The BCR-ABL fusion

The BCR-ABL fusion oncogene is a hallmark of CML. Using sensitive RT-PCR techniques, a number of reports have suggested that a proportion of patients with ET, PV or IMF express the BCR-ABL fusion transcript. However, this observation has not been universally confirmed and is likely to represent identification of very low levels of the transcript. Detection of such low levels of BCR-ABL transcripts is unlikely to be relevant to the pathogenesis of the MPDs since similar results have been obtained using blood from normal individuals.

The 8p11 myeloproliferative syndrome

The 8p11 syndrome is a rare, atypical MPD with a balanced translocation involving chromosome 8p11. Patients commonly present with lymphadenopathy and general malaise. Bone marrow and peripheral blood show myeloid proliferation, frequently with eosinophilia, and there is a high incidence of T-cell non-Hodgkin's lymphoma. Almost invariably, the disease progresses to AML and has a poor prognosis. Cytogenetic examination has revealed a t(8;13)(p11;q12) translocation or, more rarely, t(8;9)(p11;q34) or t(6;8)(q27;p11) translocations. This syndrome appears to result from transformation of a progenitor with both myeloid and lymphoid potential since cytogenetic analysis of lymph node and bone marrow from the same patient revealed the same chromosomal abnormality.

Molecular characterization of these translocations revealed that they all disrupt the FGFR1 gene on 8p11. FGFR1 encodes fibroblast growth factor receptor 1 and is a member of the receptor tyrosine kinase family. As a consequence, FGFR1 becomes fused with three different partner genes: ZNF198 on chromosome 13q12, CEP110 at 9q34 and FOP at 6q27. Subsequently, a translocation t(8;22)(p11;q11) in patients with a CML-like disease was shown to result in a fusion between BCR and FGFR1 and a rare t(8;19)(p12;q13) translocation fused a retrovirus gene, HERV-K, to FGFR1 in a patient with atypical MPD. In addition, a further three translocations involving FGFR1 have been reported, although partner genes have not been cloned.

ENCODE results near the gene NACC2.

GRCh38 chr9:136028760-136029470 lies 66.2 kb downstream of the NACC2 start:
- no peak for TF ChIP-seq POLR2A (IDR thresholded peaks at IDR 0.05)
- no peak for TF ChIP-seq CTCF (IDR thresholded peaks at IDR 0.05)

Fusion proteins involving tyrosine kinases are a common theme amongst myeloid malignancies (Figure 9.7). The first to be described was the BCR-ABL fusion gene generated by the t(9;22) translocation in CML. The BCR-ABL fusion protein contains the coiled-coil oligomerization motif from BCR fused to the majority of the ABL protein containing a tyrosine kinase domain. The t(5;12) translocation in patients with chronic myelomonocytic leukemia (CMML) results in the fusion of the helix-loop-helix domain of the ETS-like transcription factor, TEL, with the tyrosine kinase domain of the PDGFRP protein. In a similar fashion, ZNF198-FGFR1 contains a proline-rich oligomerization domain from ZNF198 fused to the tyrosine kinase domain of FGFR1. Thus, a common activation mechanism links these fusion products. Ligand-independent dimerization leads to constitutive tyro-sine kinase activation and phosphorylation of downstream targets. These oncogenic products are also potentially linked

Putative oligomerization Tyrosine kinase

Fig. 9.7 Comparison of fusion proteins involving tyrosine kinase proteins in myeloid malignancies

Each fusion protein includes an oligomerization domain plus a tyrosine kinase domain. Breakpoints are indicated by an arrow. HLH, helix-loop-helix domain; TM, transmembrane domain. Reproduced from Bench et al. (2001) with permission from Elsevier Science.

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Zn fingers Proline-rich ^








ZNF198-FGFR1 t(8;13)(p11;q12)

TEL-PDGFRB t(5;12)(p33;q13)

Coiled-coil to the RAS signaling pathway. In common with BCR-ABL and TEL-PDGFRB, ZNF198-FGFR1 possesses transforming ability.

Rare translocations in MPD

Balanced translocations are rare in 'true' MPD (PV, ET, IMF), although a small number have been reported. Such rare events may mark the site of pathogenetically important genes, the identification of which could offer short cuts to the understanding of the molecular pathogenesis of MPD.

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